Digital Technology – Boon or Bane of Communication?

It’s a hot topic at the moment, how digital technology is changing all aspects of our lives.  From parents concerned  that their teenager’s  social life seems mostly digital to the very real perils of cyber bullying.  So is digital communication a good thing for families or not.

The good thing that most polls tend to show that families believe that technology has improved lives.  If you ask the children then that belief is even more entrenched with the majority saying that they have more opportunities due to technology.    So how does all this technology help or hinder families?

There’s no doubt that when distance is involved – technology is a huge advantage.  A family split over continents a couple of decades ago would rarely talk – perhaps a monthly phone call or a letter.  The delays and costs have now virtually disappeared, message apps like Skype and social networking sites like Twitter and Facebook keep people instantly in touch.  I can see what my friends are doing at any given moment, even when they’re on the other side of the world.

Young people tend to share lots of information, happily using apps like Foursquare to update their physical location online.   There is a worry that this is a little bit too much and some young people are not thinking enough about their digital footprint.  But as far as communication goes, it’s great to be able to keep in touch with someone like a family abroad or a good friend who’s emigrated.  Let’s face it a friend emigrating to Australia 30 years ago, would likely never be seen again – now you’re likely to stay in touch using the medium of the internet.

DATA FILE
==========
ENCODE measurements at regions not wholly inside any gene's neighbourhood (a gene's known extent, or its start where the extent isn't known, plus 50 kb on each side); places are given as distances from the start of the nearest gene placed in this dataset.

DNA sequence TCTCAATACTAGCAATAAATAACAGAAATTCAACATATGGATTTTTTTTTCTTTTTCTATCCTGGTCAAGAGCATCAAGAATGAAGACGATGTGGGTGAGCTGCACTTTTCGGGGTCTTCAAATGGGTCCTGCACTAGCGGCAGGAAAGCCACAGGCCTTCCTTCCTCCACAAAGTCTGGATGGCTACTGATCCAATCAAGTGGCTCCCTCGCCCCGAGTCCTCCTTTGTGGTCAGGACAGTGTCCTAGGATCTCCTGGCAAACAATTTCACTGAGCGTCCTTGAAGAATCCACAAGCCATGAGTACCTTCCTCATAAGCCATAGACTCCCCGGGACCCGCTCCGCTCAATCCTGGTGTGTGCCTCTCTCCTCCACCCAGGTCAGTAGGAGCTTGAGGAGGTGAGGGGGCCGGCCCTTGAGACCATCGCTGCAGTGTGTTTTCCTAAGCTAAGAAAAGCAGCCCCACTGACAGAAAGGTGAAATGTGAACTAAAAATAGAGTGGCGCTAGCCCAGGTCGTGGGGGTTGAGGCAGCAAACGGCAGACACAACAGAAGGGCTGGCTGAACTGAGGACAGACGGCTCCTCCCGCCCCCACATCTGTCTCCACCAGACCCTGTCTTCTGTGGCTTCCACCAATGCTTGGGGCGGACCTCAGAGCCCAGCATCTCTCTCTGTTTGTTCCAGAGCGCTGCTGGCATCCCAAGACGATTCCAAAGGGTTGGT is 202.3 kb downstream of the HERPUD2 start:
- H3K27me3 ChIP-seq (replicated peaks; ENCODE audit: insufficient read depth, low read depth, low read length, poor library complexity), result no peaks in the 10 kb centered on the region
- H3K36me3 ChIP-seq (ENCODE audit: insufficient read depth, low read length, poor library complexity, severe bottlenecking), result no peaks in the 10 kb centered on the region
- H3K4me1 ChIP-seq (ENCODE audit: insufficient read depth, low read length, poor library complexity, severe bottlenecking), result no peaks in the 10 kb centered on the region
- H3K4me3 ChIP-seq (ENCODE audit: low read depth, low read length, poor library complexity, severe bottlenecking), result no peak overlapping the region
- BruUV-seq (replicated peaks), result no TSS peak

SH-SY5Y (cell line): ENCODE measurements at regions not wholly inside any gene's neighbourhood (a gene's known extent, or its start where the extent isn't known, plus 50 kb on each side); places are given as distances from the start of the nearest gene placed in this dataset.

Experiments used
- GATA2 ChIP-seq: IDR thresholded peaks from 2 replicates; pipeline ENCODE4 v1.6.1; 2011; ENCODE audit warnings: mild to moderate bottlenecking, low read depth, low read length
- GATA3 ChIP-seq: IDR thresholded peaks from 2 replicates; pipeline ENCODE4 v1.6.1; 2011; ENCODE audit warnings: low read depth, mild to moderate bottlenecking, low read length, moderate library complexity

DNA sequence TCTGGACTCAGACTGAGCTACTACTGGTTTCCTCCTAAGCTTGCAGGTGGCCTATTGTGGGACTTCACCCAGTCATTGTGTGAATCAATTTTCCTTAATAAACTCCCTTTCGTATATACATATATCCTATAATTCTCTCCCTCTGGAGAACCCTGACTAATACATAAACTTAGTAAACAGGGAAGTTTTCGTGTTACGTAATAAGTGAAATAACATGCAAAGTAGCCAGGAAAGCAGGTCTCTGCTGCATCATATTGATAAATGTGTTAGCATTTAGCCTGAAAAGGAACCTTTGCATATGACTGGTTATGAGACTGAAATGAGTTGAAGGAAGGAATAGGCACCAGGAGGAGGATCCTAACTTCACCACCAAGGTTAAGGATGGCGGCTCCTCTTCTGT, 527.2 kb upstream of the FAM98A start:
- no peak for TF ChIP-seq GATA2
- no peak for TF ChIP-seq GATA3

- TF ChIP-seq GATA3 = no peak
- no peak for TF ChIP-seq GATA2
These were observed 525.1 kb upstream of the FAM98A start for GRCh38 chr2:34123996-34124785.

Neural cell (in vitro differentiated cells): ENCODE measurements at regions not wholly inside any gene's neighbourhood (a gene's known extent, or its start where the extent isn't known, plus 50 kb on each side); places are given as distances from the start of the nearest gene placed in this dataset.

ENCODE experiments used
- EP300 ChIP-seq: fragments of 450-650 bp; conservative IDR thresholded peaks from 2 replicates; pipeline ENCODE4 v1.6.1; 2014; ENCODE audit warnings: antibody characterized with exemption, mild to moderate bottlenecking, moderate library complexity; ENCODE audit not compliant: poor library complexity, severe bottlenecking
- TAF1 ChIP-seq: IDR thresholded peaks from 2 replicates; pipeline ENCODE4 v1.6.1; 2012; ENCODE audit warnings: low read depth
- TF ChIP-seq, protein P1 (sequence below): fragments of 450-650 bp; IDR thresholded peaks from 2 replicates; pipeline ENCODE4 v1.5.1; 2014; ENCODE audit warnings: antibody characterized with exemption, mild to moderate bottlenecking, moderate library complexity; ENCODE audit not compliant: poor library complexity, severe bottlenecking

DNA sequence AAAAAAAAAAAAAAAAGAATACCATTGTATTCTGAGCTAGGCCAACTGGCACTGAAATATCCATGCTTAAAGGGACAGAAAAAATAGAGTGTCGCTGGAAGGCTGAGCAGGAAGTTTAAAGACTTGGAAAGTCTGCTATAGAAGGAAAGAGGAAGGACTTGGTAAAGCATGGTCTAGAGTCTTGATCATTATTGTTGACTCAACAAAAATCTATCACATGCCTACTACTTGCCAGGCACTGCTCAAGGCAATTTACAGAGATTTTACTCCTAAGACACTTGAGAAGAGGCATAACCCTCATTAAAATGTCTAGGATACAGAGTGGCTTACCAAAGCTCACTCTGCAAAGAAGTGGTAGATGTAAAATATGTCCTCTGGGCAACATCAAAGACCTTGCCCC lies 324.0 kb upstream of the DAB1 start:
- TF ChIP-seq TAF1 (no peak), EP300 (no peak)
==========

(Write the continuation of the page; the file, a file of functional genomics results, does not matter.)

There’s no doubt it’s making the world a much smaller place in many ways.  If a British citizen decides they want to swap the drizzle of Cumbria for the sun of Florida then it’s a much simpler transition now.  Skype will keep them in touch with all their British family and friends, Facebook will update statuses and gossip.  You can even use applications like this –, so they can settle down and watch EastEnders and the BBC News of an evening.

These benefits are available to all of course, but for today’s young people there are certainly more opportunities, they don’t see the internet through eyes of fear and suspicion.

John Hetheringham

Digital TV Consultant